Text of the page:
T15 Evaluation of Storage Effect on the Biomass Conversion to Sugars Using Alkaline Pretreatment
Tuesday, April 26, 2016
Key Ballroom, 2nd fl (Hilton Baltimore)
Q. He*, L. Liang, T. Luong, T. Pray and N. Sun, Lawrence Berkeley National Laboratory, Berkeley, CA; L.M. Wendt, W.A. Smith and C. Li, Idaho National Laboratory, Idaho Falls, ID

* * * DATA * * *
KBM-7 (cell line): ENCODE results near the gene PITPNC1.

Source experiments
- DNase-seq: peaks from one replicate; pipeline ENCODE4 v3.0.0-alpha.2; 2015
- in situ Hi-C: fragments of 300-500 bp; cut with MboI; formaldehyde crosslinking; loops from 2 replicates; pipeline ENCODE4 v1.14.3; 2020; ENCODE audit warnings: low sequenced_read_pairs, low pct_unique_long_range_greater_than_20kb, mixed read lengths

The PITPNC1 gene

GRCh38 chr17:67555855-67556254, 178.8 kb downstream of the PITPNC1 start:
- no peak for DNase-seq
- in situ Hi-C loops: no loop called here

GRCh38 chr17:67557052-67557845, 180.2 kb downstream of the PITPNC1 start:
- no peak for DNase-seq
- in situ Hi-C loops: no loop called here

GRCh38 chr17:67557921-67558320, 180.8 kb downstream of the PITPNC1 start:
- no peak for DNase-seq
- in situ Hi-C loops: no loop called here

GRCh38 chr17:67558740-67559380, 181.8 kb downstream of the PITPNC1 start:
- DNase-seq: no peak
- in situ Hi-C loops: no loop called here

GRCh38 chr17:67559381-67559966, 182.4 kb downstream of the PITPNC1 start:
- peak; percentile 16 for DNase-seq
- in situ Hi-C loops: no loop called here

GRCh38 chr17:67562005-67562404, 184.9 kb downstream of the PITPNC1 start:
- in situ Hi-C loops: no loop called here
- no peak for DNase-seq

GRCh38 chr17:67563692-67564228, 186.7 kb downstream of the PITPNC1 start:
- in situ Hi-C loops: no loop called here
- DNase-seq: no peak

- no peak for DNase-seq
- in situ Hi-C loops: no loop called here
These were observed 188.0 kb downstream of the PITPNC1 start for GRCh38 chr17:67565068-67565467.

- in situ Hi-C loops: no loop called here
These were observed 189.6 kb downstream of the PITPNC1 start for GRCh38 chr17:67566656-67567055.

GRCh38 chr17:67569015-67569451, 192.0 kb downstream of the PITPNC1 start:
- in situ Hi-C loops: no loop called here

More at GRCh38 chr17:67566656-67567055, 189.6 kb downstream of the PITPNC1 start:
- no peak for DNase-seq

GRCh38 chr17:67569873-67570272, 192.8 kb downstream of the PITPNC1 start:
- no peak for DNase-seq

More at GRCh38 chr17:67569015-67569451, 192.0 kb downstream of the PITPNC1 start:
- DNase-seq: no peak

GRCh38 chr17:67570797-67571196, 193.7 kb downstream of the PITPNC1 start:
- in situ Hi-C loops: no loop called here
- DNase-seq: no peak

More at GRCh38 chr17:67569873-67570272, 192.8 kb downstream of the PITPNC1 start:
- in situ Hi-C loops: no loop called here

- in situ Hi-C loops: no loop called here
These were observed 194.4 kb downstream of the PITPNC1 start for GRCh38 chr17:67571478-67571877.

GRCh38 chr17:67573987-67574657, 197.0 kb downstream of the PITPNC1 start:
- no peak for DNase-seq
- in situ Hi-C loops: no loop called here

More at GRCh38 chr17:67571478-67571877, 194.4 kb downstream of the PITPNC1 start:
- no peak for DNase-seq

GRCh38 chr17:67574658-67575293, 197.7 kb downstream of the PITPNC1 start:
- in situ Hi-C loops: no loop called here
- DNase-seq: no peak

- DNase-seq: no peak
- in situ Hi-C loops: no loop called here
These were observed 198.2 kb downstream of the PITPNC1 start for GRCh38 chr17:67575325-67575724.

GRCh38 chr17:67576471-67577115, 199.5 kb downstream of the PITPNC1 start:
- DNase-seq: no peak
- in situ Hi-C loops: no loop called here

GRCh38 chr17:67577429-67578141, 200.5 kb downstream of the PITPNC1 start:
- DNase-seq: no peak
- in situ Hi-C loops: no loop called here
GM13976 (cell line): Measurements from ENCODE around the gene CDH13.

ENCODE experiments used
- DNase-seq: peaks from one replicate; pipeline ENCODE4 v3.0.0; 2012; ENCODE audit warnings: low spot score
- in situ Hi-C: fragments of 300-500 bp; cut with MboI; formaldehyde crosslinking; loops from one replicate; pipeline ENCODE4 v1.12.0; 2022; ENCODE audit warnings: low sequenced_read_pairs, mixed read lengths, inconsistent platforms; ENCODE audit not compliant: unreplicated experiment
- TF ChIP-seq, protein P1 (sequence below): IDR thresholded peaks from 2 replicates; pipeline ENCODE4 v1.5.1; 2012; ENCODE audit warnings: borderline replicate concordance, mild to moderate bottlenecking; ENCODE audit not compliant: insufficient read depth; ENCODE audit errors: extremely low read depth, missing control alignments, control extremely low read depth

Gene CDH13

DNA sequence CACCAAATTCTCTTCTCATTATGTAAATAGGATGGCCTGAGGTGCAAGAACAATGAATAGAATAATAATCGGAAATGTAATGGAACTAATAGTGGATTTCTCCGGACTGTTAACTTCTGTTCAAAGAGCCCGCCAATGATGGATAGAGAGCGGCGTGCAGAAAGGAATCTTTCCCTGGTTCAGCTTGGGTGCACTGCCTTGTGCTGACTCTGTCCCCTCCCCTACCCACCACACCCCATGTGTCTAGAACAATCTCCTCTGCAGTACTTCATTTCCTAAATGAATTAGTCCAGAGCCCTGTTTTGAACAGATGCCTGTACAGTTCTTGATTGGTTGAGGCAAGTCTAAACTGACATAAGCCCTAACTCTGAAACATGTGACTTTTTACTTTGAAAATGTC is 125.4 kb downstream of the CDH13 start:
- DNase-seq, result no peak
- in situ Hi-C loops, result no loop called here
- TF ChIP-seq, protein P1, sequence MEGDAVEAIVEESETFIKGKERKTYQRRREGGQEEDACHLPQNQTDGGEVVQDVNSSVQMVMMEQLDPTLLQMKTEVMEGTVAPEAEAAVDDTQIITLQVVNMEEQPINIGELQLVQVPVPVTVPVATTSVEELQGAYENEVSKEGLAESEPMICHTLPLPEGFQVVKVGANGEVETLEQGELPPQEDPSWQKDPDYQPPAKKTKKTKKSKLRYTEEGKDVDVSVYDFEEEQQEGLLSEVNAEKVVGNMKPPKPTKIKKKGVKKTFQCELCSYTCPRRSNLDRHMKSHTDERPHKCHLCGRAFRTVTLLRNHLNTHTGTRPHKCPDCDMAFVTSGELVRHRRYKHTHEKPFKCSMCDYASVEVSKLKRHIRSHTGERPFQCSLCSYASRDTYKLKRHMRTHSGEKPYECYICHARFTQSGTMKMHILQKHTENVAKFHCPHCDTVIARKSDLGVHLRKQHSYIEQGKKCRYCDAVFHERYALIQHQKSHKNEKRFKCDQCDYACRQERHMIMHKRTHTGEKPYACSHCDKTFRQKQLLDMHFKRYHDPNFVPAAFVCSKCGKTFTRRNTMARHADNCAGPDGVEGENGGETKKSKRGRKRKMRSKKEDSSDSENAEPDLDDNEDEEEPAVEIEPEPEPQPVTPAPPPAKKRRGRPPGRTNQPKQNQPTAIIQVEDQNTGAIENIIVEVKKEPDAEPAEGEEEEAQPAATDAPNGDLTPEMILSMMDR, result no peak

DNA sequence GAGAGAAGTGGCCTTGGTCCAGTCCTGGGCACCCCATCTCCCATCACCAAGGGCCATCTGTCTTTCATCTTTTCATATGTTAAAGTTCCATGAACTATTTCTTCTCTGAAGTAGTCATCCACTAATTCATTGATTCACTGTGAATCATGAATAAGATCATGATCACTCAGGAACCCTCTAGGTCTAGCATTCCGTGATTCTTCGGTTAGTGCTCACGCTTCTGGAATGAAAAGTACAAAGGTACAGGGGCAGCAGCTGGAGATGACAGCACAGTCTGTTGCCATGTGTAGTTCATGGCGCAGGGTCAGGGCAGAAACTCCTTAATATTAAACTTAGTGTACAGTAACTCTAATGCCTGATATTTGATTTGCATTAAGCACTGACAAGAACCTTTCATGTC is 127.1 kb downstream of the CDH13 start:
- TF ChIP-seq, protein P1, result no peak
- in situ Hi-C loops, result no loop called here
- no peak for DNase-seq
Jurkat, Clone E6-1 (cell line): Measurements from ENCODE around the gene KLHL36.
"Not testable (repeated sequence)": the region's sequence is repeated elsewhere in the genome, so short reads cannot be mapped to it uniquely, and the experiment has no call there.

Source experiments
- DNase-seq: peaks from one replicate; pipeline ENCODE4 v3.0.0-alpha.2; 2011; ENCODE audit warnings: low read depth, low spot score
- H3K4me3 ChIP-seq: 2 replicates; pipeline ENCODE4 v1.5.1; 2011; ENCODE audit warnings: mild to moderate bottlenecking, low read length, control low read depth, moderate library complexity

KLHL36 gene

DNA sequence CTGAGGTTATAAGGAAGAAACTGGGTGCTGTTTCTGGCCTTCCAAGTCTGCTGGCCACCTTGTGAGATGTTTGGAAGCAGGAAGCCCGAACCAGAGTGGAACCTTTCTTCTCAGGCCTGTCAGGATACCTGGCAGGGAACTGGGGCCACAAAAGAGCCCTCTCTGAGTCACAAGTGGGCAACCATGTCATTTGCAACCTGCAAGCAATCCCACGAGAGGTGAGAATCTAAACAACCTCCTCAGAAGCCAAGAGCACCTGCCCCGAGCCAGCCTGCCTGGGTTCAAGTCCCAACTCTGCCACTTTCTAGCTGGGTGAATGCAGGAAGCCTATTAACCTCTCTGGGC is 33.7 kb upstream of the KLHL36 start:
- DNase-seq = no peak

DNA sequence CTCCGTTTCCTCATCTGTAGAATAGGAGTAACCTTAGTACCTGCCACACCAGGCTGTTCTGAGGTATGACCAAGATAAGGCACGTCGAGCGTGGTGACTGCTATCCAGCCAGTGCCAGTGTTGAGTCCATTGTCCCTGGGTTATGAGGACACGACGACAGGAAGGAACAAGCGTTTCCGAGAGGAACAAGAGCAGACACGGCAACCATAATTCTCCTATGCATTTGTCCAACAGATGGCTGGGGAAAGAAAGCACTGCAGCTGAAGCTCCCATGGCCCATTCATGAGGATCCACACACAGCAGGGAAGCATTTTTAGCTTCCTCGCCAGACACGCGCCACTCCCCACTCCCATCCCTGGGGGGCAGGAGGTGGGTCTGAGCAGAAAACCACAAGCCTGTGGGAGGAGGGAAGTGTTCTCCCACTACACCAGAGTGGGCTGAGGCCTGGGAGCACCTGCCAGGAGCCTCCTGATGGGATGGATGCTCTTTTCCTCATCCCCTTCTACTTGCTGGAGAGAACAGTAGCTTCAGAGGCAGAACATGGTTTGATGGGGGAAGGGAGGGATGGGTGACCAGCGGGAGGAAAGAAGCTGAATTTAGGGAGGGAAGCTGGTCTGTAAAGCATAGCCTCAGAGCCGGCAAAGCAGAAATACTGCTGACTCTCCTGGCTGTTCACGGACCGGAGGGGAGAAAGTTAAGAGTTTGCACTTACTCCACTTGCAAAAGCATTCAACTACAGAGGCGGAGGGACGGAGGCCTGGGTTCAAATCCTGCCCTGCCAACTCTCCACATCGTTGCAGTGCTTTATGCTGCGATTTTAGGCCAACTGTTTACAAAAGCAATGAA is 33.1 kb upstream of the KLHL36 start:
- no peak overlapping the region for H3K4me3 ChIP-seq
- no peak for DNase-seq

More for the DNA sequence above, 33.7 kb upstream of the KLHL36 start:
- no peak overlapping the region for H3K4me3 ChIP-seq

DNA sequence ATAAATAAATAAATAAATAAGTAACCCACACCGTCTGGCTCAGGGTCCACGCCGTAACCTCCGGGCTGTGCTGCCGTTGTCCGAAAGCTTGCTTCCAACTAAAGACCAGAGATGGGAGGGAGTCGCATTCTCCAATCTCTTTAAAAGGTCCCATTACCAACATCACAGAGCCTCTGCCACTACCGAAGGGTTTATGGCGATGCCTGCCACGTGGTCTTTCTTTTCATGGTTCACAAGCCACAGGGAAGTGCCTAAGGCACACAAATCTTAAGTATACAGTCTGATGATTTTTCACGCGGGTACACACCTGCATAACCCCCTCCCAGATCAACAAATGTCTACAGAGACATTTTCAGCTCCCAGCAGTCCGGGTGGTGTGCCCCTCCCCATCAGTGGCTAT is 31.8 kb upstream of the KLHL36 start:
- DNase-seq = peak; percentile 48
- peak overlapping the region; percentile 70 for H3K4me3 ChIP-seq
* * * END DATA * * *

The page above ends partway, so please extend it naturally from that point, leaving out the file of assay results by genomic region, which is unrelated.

Dry matter loss (DML) occurs in high-moisture storage conditions; it remains unclear how storage conditions and degradation impact sugar release and fermentation inhibitor production during conversion.  Two feedstocks, switchgrass (SG) and corn stover (CS) were compared using compositional analysis, alkaline pretreatment, and enzymatic saccharification. Switchgrass samples were recovered after 18 months of storage in uncovered stacks from the top, middle and bottom bales. Degraded stover samples were produced using INL’s laboratory storage reactors; samples were recovered after 3 months of storage.  The SG samples from the top and bottom bales remained wet in storage and accumulated dry matter losses up to 30% over 18 months. The inner bales remained dry and incurred losses of < 10%. Glucan and xylan losses were proportional to DML. Sugar release was decreased in samples from the top bales, which suffered the greatest DML relative to the starting materials and the other sampled locations. Switchgrass samples from the middle and bottom bales produced more sugars after pretreatment and saccharification.  After three months storage, CS with high moisture content (50% mc) was more reactive with increased glucose (from 51% to 70%) and xylose (from 24% to 35%) yields. Results show the impact of storage-related degradation on feedstock reactivity. Under the tested conditions, SG from the middle and lower bales (10% and 20% DML) and CS with high moisture content (30% DML) achieve higher sugar yields compared to the samples before storage. Results suggest that conversion conditions may require optimization to utilize degraded feedstocks efficiently.